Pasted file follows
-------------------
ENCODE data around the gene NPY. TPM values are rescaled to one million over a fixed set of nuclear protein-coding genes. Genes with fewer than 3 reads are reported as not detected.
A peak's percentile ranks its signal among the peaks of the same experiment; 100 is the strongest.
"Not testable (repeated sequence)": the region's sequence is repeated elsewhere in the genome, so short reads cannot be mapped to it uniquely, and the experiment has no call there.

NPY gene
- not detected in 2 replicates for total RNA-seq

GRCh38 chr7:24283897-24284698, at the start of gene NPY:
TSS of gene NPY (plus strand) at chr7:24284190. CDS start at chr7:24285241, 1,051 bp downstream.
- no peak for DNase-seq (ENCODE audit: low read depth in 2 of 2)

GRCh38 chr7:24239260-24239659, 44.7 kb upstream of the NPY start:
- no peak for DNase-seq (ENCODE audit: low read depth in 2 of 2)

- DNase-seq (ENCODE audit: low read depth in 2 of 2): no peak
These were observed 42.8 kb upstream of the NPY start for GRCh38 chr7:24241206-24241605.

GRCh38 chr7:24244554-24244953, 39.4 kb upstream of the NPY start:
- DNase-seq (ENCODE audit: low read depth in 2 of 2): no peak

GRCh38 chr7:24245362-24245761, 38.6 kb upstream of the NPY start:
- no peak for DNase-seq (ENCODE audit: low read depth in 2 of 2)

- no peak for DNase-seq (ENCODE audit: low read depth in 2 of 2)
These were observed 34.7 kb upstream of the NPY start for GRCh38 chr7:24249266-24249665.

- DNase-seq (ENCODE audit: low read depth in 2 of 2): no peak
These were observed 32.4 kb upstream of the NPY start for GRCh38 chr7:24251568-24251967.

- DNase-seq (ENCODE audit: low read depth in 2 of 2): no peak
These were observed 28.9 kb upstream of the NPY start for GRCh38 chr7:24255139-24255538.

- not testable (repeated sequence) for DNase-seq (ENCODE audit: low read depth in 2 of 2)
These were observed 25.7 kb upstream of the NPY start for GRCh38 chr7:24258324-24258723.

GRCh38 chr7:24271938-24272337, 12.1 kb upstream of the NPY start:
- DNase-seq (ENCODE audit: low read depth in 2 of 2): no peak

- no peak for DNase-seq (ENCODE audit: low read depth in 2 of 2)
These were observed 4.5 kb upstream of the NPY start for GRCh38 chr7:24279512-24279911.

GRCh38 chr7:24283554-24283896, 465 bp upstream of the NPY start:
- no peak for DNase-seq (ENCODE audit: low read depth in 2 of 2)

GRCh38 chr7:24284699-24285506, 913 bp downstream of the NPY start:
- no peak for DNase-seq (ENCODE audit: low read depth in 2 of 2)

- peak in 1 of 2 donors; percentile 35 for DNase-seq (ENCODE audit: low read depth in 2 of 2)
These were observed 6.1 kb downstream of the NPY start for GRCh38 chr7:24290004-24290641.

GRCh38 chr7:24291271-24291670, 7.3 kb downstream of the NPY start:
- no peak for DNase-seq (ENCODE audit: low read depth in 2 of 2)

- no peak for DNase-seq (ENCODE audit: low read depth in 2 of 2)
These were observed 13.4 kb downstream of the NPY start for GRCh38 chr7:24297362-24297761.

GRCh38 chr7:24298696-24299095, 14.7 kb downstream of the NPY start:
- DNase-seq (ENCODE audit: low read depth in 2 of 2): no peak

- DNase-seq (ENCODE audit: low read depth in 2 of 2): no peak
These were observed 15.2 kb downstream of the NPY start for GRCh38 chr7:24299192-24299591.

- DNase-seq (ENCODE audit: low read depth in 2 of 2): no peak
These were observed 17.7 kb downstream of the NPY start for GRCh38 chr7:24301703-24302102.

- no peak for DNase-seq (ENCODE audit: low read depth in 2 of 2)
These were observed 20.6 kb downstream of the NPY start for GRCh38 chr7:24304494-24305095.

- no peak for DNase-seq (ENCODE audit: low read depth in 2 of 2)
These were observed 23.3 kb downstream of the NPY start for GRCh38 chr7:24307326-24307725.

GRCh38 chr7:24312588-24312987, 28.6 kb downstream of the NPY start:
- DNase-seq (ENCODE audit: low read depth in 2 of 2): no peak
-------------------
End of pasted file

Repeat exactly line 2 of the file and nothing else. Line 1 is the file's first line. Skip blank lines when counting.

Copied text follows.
A peak's percentile ranks its signal among the peaks of the same experiment; 100 is the strongest.